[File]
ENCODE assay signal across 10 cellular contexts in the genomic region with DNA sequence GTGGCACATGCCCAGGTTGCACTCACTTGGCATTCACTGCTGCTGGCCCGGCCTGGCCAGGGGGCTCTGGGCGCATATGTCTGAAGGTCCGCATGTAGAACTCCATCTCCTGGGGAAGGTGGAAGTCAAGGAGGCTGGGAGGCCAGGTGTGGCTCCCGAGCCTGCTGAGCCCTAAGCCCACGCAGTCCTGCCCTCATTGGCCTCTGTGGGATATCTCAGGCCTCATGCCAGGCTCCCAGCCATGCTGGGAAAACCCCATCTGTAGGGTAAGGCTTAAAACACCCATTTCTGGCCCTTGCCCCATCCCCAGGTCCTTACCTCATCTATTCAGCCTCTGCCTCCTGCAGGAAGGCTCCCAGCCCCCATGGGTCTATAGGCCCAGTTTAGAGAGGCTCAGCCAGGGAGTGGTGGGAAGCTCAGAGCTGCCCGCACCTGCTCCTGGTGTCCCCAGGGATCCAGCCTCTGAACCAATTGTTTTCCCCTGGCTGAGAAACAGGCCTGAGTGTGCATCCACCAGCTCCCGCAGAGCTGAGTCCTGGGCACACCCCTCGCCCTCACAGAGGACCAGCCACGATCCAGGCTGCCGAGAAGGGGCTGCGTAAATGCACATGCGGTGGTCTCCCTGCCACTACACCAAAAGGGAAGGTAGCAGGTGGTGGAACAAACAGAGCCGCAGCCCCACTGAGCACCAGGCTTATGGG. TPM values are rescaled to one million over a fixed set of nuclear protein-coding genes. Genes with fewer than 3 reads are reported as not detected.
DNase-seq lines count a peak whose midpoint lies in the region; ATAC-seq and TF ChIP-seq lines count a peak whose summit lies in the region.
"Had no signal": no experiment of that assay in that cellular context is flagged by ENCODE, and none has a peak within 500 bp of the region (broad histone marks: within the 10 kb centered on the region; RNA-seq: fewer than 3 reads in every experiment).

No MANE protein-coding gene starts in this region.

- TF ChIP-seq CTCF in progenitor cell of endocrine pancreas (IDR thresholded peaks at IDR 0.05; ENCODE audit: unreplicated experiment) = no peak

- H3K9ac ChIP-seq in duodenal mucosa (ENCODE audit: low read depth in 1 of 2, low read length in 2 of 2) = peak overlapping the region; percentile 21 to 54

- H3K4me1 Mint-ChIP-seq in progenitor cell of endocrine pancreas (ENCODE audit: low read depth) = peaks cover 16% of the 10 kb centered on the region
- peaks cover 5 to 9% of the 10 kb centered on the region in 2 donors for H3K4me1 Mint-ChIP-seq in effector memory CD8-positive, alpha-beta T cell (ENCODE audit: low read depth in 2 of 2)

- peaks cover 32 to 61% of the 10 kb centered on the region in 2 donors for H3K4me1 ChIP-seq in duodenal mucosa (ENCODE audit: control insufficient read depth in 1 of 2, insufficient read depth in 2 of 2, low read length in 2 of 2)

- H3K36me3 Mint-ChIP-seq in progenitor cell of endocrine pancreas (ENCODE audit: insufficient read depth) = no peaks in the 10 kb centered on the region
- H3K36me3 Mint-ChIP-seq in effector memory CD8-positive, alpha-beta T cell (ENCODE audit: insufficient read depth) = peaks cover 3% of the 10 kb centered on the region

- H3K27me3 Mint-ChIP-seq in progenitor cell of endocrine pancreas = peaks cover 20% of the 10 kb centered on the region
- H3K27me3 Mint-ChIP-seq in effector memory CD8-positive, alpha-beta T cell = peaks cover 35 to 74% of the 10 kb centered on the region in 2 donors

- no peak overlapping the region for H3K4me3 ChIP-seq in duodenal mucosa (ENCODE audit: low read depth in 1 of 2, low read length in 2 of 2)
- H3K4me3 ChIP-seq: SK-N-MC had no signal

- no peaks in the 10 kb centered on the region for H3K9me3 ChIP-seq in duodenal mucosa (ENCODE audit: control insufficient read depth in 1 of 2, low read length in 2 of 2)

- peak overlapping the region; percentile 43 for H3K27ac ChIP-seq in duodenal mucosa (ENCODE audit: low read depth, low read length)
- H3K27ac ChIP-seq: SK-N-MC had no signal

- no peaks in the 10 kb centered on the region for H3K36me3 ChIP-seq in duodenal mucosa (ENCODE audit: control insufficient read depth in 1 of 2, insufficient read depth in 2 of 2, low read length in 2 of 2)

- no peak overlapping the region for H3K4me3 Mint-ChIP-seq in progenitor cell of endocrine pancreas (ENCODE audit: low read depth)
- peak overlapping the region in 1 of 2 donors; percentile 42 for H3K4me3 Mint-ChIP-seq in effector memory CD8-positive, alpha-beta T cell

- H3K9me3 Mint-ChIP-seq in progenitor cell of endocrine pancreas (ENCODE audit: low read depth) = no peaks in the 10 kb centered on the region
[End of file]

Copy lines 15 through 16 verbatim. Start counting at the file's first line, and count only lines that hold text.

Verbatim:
- H3K4me3 ChIP-seq: SK-N-MC had no signal

- no peaks in the 10 kb centered on the region for H3K9me3 ChIP-seq in duodenal mucosa (ENCODE audit: control insufficient read depth in 1 of 2, low read length in 2 of 2)